The exclusive rights enjoyed by a copyright owner to reproduce his protected work in any material form, including any permanent or temporary storage in electronic form will have a direct impact on the lawful activities of an internet service provider (ISP). Any transmission of temporary copies of material protected by copyright law by their subscribers or third parties using the networks provided by an ISP may amount to unauthorised reproduction of such protected material. The exclusive rights granted to a copyright owner may, thus, place an ISP in a difficult position that may seriously affect the legitimate services and facilities provided by an ISP such as transmitting, routing and storing of information on their networks. It would be impracticable however, to equate the position of a person who engages in traditional copyright infringement with that of an ISP who may merely provide access to the internet and various services to its subscribers facilitated by its networks.
The making of temporary copies exception was developed in the copyright law to safeguard the legitimate interests of an ISP, which may under certain conditions, exempt an ISP from liability for copyright infringement on the internet initiated by its subscribers or third parties by using the system provided by an ISP. There are laws in force in many countries to limit the liability of an ISP for the infringement of copyright that takes place on its networks. An ISP in Sri Lanka may not enjoy the same privilege for the infringement of unauthorised material initiated by its users or third parties on their networks. The current law is unlikely to provide adequate protection for the legitimate activities of ISPs in an attempt to minimize the vulnerability against copyright infringement claims.
Compulsory licensing vs. the IP waiver: what is the best way to end the COVID-19 pandemic?
By Olga Gurgula
This policy brief examines the currently discussed proposals at the World Trade Organization (WTO) that aim to resolve the problem of the production shortages of COVID-19 vaccines. This includes the two key submissions, i.e. the proposal by South Africa and India on the Intellectual Property (IP) waiver, partially supported by the United States (US), and the European Union (EU) proposal to clarify the use of compulsory licensing. While each of these mechanisms may help to improve the production of COVID-19 vaccines to various degrees, there is intense debate about which of these proposals is the most effective. This policy brief outlines the strengths and weaknesses of each of them with a view to informing the policy decisions by WTO Members on the best way to promptly accelerate the vaccine production that is urgently needed today. It concludes that the proposed IP waiver is a more effective solution for addressing the current emergency.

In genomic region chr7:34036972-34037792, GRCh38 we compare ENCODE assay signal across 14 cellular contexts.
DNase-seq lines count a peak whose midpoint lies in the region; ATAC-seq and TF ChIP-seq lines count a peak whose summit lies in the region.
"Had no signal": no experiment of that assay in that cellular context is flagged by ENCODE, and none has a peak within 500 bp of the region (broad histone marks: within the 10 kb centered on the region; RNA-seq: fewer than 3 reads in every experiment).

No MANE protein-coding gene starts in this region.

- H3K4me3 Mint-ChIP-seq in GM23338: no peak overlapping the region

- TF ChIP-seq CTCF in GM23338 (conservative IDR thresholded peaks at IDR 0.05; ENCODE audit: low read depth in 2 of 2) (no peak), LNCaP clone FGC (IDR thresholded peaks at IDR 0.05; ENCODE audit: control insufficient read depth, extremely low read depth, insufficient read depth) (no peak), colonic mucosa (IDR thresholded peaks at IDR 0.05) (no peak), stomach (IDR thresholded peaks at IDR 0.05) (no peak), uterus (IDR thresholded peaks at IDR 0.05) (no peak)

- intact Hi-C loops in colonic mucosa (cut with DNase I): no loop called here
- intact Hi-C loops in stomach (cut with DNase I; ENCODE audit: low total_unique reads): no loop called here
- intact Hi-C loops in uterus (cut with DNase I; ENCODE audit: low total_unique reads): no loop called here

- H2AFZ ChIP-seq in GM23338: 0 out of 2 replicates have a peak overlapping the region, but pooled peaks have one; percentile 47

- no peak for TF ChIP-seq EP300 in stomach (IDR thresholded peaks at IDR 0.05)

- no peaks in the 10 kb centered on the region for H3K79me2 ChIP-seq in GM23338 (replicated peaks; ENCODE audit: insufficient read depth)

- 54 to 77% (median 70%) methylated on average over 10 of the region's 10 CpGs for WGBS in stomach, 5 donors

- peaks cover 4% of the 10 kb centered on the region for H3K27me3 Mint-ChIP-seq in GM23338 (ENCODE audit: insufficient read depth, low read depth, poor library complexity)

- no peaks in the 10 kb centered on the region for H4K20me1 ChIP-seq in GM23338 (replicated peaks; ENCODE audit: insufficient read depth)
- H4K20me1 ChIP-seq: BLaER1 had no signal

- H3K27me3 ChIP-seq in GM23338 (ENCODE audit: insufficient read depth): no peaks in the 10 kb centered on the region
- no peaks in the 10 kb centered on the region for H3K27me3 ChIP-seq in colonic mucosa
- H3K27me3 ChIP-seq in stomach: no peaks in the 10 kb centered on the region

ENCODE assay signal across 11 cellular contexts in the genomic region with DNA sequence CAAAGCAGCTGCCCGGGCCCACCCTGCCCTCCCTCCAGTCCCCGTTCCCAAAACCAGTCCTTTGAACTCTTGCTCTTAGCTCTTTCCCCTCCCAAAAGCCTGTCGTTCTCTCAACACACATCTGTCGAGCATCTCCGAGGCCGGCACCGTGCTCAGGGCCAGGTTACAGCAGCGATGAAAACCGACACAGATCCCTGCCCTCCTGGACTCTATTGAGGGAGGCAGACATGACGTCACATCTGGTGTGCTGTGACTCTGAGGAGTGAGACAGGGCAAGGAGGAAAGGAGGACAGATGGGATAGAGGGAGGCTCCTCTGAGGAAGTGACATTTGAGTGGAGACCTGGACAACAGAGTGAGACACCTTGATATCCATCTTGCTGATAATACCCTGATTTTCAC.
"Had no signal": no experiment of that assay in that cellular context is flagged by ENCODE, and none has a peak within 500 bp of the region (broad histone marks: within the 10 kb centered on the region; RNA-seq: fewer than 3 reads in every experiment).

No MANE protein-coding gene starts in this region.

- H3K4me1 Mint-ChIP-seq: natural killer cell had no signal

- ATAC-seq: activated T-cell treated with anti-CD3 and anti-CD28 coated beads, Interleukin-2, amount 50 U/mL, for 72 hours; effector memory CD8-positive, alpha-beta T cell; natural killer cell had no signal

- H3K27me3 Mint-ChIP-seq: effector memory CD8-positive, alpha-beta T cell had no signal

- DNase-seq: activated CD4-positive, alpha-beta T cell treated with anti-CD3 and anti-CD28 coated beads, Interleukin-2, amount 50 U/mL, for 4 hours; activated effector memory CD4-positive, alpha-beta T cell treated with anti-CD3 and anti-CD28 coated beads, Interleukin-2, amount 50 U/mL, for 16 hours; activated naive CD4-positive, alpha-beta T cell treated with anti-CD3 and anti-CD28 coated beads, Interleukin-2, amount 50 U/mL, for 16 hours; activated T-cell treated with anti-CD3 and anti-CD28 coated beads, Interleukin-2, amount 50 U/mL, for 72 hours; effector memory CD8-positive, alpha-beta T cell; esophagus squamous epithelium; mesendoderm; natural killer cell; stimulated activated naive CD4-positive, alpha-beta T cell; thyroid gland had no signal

Emerging Trends in FTAs and Public Health: Are the EU, USA, and China shifting positions?
Thursday, 7 October 2021
16:00 – 17:30 CET
The South Centre is holding a series of webinars on emerging trends related to free trade agreements (FTAs) and investment agreements that impact public health. The goal is to generate awareness, share experiences and expand knowledge for academics, policymakers and negotiators in ongoing and/or future negotiations. After our first webinar focused on investment treaties and IP, we this webinar examines the EU, USA, and China’s recent experiences.
Accelerating COVID-19 Vaccine Production via Involuntary Technology Transfer
By Dr. Olga Gurgula
This policy brief explains that the currently discussed proposals at the WTO related to increasing the production of COVID-19 vaccines, including the EU proposal to clarify the use of compulsory licensing and the submission by South Africa and India on the intellectual property (IP) waiver, require complementary mechanisms to rapidly improve the production of COVID-19 vaccines that are urgently needed today. The key problem is that to accelerate the manufac- ture of COVID-19 vaccines, access to knowledge and know-how, that are protected by trade secrets owned by several pharmaceutical companies, is required. It is therefore important that governments implement an additional mechanism of compulsory licensing of trade secrets that would allow an involuntary transfer of COVID-19 vaccine technologies. Such a mechanism would be compliant with the TRIPS Agreement and relevant whether the TRIPS waiver is adopted or not agreed upon. While this mechanism must provide full access to the information necessary to manufacture the vaccines in question, it must also ensure the protection of the transferred trade secrets.